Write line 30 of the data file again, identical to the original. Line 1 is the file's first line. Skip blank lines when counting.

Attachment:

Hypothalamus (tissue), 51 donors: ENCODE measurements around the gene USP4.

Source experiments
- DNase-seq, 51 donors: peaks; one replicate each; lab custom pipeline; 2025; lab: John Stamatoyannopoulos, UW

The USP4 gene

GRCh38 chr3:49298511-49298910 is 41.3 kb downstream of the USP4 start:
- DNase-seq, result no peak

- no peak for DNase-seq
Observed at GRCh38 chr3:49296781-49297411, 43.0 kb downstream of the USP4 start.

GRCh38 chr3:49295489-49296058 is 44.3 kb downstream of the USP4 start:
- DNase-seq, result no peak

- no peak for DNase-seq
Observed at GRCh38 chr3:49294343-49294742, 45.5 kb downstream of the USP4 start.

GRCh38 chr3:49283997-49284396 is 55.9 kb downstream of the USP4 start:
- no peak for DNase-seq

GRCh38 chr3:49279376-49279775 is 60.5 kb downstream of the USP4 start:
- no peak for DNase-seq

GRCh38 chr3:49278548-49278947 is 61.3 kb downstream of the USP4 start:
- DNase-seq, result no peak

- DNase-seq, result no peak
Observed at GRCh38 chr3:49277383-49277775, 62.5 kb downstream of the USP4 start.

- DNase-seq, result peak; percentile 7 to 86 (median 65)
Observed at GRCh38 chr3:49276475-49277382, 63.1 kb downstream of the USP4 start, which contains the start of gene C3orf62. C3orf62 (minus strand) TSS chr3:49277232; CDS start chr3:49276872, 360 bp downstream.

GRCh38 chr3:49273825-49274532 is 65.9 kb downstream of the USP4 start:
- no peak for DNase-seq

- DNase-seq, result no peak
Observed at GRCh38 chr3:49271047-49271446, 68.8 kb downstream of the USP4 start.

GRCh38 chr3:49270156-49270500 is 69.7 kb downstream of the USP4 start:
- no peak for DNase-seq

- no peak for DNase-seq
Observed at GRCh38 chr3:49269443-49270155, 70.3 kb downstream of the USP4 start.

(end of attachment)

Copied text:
Observed at GRCh38 chr3:49269443-49270155, 70.3 kb downstream of the USP4 start.